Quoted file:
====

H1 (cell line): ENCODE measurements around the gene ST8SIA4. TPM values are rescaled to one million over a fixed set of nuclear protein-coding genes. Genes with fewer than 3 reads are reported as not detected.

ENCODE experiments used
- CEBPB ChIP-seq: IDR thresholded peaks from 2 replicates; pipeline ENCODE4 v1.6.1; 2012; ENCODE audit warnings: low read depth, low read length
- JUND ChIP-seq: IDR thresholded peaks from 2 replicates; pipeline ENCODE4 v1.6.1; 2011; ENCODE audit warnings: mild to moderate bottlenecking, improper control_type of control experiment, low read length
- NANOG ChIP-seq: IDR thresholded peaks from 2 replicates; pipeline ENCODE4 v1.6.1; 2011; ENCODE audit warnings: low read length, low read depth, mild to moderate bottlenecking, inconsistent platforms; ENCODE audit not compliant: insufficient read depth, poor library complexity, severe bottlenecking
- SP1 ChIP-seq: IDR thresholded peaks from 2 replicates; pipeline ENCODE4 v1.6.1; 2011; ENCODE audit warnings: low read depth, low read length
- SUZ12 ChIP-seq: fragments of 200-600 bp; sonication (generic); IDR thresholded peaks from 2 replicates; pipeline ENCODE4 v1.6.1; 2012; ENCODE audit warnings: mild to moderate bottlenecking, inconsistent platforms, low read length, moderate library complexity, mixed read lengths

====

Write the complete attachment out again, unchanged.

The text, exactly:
H1 (cell line): ENCODE measurements around the gene ST8SIA4. TPM values are rescaled to one million over a fixed set of nuclear protein-coding genes. Genes with fewer than 3 reads are reported as not detected.

ENCODE experiments used
- CEBPB ChIP-seq: IDR thresholded peaks from 2 replicates; pipeline ENCODE4 v1.6.1; 2012; ENCODE audit warnings: low read depth, low read length
- JUND ChIP-seq: IDR thresholded peaks from 2 replicates; pipeline ENCODE4 v1.6.1; 2011; ENCODE audit warnings: mild to moderate bottlenecking, improper control_type of control experiment, low read length
- NANOG ChIP-seq: IDR thresholded peaks from 2 replicates; pipeline ENCODE4 v1.6.1; 2011; ENCODE audit warnings: low read length, low read depth, mild to moderate bottlenecking, inconsistent platforms; ENCODE audit not compliant: insufficient read depth, poor library complexity, severe bottlenecking
- SP1 ChIP-seq: IDR thresholded peaks from 2 replicates; pipeline ENCODE4 v1.6.1; 2011; ENCODE audit warnings: low read depth, low read length
- SUZ12 ChIP-seq: fragments of 200-600 bp; sonication (generic); IDR thresholded peaks from 2 replicates; pipeline ENCODE4 v1.6.1; 2012; ENCODE audit warnings: mild to moderate bottlenecking, inconsistent platforms, low read length, moderate library complexity, mixed read lengths